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Tesla Warns About New Challenges Despite Record Deliveries

Elon Musk's group delivered fewer vehicles to customers than expected in Q3 and faced unexpected costs.
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The third quarter was a record time for Tesla  (TSLA) - Get Free Report, the powerhouse that dominates the electric vehicle market. 

The company, whose activities are closely watched because they are an important indicator of the health of the auto sector, announced on Oct. 2 new vehicle delivery and production figures higher than the previous quarter.

Tesla delivered 343,830 vehicles during this period, which ended on Sept. 30, according to a press release. This is an increase of 42.5% compared to the 2021 third quarter, a period during which Tesla delivered 241,300 cars.

If the 343,830 units are a record, it is nevertheless below the 364,660 vehicles anticipated by FactSet analysts.

'Reduce Expedite Costs'

Indeed, many experts expected the automaker to ramp up the delivery of new vehicles at the end of the quarter after it was held back by various events during the quarter at some of its four plants. 

Tesla had, for example, temporarily suspended production in July at its Shanghai site in China to make updates in order to increase its production capacity. In Germany, the group, which opened its European factory near Berlin last March, suffered some setbacks. The group is ramping up in Austin, its fourth factory officially opened since April 7.

"Smoothing out crazy end of quarter delivery wave to reduce expedite costs & relieve stress on Tesla team," Musk said on Twitter on Oct. 2, after a social media user asked if he could provide some color to the numbers.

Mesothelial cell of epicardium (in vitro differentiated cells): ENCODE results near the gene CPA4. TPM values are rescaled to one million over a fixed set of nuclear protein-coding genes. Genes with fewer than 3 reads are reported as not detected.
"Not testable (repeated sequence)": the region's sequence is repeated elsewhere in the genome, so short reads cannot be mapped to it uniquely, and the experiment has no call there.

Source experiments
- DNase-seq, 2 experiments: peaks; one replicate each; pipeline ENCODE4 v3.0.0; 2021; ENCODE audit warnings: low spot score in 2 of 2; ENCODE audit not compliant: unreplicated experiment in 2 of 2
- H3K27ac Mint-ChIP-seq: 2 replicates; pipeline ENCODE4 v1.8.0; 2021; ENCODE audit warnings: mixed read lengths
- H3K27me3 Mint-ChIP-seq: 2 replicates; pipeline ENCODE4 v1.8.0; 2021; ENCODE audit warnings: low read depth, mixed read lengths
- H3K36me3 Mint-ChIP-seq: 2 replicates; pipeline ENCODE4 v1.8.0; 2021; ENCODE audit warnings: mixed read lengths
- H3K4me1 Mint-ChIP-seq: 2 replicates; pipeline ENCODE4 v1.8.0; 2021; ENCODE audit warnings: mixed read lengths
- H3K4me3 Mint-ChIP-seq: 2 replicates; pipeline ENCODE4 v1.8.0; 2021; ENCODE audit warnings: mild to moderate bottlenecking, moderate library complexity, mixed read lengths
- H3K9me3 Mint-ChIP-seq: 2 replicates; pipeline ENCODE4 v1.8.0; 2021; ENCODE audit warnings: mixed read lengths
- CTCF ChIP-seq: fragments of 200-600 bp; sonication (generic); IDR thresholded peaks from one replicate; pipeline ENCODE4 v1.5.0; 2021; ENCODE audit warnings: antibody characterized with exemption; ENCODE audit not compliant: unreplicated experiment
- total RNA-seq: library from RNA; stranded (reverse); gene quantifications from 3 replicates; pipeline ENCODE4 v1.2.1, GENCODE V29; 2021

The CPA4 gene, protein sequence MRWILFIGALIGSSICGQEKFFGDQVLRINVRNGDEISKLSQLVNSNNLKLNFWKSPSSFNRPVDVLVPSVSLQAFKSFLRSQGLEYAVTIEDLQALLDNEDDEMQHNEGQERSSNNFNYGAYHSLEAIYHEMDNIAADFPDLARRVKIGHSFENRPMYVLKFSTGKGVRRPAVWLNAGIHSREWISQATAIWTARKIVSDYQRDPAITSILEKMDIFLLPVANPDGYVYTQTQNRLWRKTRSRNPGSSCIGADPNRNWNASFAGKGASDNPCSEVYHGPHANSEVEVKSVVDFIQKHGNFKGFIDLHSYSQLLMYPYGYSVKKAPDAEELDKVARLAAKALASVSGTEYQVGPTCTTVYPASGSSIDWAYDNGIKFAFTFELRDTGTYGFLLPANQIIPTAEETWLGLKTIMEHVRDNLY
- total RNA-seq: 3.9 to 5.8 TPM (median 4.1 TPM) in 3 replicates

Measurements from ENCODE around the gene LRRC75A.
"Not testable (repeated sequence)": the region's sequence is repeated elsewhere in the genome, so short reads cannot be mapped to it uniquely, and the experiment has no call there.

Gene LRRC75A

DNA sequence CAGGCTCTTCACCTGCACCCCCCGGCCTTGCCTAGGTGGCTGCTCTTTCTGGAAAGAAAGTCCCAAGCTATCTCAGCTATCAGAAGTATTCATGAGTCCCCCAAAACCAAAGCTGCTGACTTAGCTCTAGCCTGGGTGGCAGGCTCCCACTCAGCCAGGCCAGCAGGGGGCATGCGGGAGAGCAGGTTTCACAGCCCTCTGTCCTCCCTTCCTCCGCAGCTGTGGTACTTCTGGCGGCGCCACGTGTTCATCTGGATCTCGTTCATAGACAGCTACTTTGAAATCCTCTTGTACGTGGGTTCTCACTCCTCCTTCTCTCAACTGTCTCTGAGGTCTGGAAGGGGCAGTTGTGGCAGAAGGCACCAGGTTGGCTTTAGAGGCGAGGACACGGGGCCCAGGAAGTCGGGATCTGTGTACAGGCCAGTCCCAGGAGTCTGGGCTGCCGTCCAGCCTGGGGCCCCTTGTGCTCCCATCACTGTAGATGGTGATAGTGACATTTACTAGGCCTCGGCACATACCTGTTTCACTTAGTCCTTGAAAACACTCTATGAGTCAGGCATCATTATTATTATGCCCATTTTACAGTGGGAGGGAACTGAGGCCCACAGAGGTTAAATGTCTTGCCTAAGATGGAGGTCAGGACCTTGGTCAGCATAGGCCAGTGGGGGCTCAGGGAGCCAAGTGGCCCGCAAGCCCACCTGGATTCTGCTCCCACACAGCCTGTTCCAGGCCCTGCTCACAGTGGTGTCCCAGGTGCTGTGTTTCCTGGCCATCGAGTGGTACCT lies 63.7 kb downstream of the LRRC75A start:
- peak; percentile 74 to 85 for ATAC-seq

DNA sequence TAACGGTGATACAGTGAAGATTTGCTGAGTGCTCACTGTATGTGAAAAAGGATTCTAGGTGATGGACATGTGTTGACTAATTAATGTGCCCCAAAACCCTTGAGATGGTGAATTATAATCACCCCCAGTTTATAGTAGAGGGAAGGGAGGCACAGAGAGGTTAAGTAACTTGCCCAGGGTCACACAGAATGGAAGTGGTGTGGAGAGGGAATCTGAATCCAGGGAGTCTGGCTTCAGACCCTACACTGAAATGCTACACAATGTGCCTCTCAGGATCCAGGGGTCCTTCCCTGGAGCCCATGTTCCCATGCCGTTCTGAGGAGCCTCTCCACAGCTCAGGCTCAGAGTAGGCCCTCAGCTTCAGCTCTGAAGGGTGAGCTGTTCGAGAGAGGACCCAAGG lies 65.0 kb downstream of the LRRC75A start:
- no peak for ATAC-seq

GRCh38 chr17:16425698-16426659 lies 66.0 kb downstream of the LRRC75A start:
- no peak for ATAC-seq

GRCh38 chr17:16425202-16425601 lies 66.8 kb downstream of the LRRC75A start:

He promised that Tesla would now favor a "steadier" delivery rate between quarters. The billionaire added that the end-of-quarter rushes were also at the expense of consumers.

"Aiming for steadier deliveries intra-quarter," the chief executive officer added.

"That makes sense," the user commented. "The end of quarter delivery wave is bad for the team, bad for customers, and also not cost effective. A more steady mix of deliveries throughout the quarter would be great. I’m sure Berlin and Austin will make that easier as they ramp."

To which Musk added: "Customer experience suffers when there is an end of quarter rush. Steady as she goes is the right move."

'Challenging'

Tesla currently produces and markets four models: the Model S luxury sedan, the Model X luxury SUV/crossover, the Model Y mid-range SUV/Model, and the Model 3 entry-level sedan. Model Y and Model 3 accounted for 94.57% of deliveries in Q3. The vehicle manufacturer does not give additional details of deliveries by region or model.

In the third quarter, Tesla produced 365,923 vehicles, up 54% year-on-year. The Model Y and Model 3 constituted 94.6% of total production. Over three quarters, the company produced almost the same number of vehicles manufactured in 2021 -- 929,910 units currently compared to 930,422 vehicles in 2021. If we extrapolate, Tesla should produce over 1.24 million vehicles in 2022. 

As for deliveries, these amount to 908,573 units over three quarters in 2022 against 936,172 vehicles for 2021. Extrapolating, Tesla is expected to deliver over 1.21 million vehicles in 2022.

The Austin, Texas-based group warned on Oct. 2, however, that they had encountered new logistics challenges and have added unexpected costs.

"As our production volumes continue to grow, it is becoming increasingly challenging to secure vehicle transportation capacity and at a reasonable cost during these peak logistics weeks," Tesla warned.

It added that: "In Q3, we began transitioning to a more even regional mix of vehicle builds each week, which led to an increase in cars in transit at the end of the quarter. These cars have been ordered and will be delivered to customers upon arrival at their destination."

These additional and unexpected costs fall when the disruptions in supply chains have not completely disappeared. China has still not suspended its zero covid-19 policy, which forces suppliers, for example, to temporarily close factories, causing a shortage of parts.

"In a nutshell, this quarter was nothing to write home about and the Street will be disappointed by the softer deliveries. We view this more of a logistical speed bump rather than demand driven," said Wedbush's analyst Dan Ives.